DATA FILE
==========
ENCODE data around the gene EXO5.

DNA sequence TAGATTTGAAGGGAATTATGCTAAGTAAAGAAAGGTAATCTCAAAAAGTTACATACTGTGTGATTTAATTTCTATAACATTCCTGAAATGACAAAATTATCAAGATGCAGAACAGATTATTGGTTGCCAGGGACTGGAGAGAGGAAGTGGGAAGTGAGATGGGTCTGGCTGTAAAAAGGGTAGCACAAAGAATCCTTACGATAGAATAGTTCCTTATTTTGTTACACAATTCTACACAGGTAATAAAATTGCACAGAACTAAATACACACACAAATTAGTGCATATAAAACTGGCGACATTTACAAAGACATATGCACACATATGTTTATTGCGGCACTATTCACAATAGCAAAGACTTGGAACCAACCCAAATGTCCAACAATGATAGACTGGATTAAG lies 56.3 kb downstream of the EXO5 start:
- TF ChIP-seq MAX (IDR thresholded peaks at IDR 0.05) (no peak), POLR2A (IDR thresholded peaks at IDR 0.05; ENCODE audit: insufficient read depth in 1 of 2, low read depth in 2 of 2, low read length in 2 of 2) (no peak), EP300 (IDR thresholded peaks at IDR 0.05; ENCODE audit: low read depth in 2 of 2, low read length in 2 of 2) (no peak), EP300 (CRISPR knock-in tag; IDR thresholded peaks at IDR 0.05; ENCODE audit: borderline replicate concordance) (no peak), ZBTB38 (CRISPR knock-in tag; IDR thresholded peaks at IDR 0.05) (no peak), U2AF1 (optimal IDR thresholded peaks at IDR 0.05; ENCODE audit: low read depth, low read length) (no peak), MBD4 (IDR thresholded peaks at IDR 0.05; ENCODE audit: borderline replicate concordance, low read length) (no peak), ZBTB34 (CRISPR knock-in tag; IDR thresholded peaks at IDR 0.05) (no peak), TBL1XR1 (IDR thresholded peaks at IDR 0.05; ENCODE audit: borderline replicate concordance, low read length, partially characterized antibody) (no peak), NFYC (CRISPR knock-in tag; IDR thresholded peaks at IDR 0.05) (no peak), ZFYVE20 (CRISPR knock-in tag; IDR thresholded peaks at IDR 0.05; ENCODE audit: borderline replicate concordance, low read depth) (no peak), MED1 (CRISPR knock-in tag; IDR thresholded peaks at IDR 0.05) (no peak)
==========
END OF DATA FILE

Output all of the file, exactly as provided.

ENCODE data around the gene EXO5.

DNA sequence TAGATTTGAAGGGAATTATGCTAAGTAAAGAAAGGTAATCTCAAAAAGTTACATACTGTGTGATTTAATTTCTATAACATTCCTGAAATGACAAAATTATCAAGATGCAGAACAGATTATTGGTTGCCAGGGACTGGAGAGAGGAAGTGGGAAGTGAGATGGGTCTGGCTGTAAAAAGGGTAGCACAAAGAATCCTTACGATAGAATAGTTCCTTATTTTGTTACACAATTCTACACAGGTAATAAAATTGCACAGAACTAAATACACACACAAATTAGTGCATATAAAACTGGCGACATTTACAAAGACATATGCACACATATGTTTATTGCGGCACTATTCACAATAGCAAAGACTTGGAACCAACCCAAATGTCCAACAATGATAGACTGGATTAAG lies 56.3 kb downstream of the EXO5 start:
- TF ChIP-seq MAX (IDR thresholded peaks at IDR 0.05) (no peak), POLR2A (IDR thresholded peaks at IDR 0.05; ENCODE audit: insufficient read depth in 1 of 2, low read depth in 2 of 2, low read length in 2 of 2) (no peak), EP300 (IDR thresholded peaks at IDR 0.05; ENCODE audit: low read depth in 2 of 2, low read length in 2 of 2) (no peak), EP300 (CRISPR knock-in tag; IDR thresholded peaks at IDR 0.05; ENCODE audit: borderline replicate concordance) (no peak), ZBTB38 (CRISPR knock-in tag; IDR thresholded peaks at IDR 0.05) (no peak), U2AF1 (optimal IDR thresholded peaks at IDR 0.05; ENCODE audit: low read depth, low read length) (no peak), MBD4 (IDR thresholded peaks at IDR 0.05; ENCODE audit: borderline replicate concordance, low read length) (no peak), ZBTB34 (CRISPR knock-in tag; IDR thresholded peaks at IDR 0.05) (no peak), TBL1XR1 (IDR thresholded peaks at IDR 0.05; ENCODE audit: borderline replicate concordance, low read length, partially characterized antibody) (no peak), NFYC (CRISPR knock-in tag; IDR thresholded peaks at IDR 0.05) (no peak), ZFYVE20 (CRISPR knock-in tag; IDR thresholded peaks at IDR 0.05; ENCODE audit: borderline replicate concordance, low read depth) (no peak), MED1 (CRISPR knock-in tag; IDR thresholded peaks at IDR 0.05) (no peak)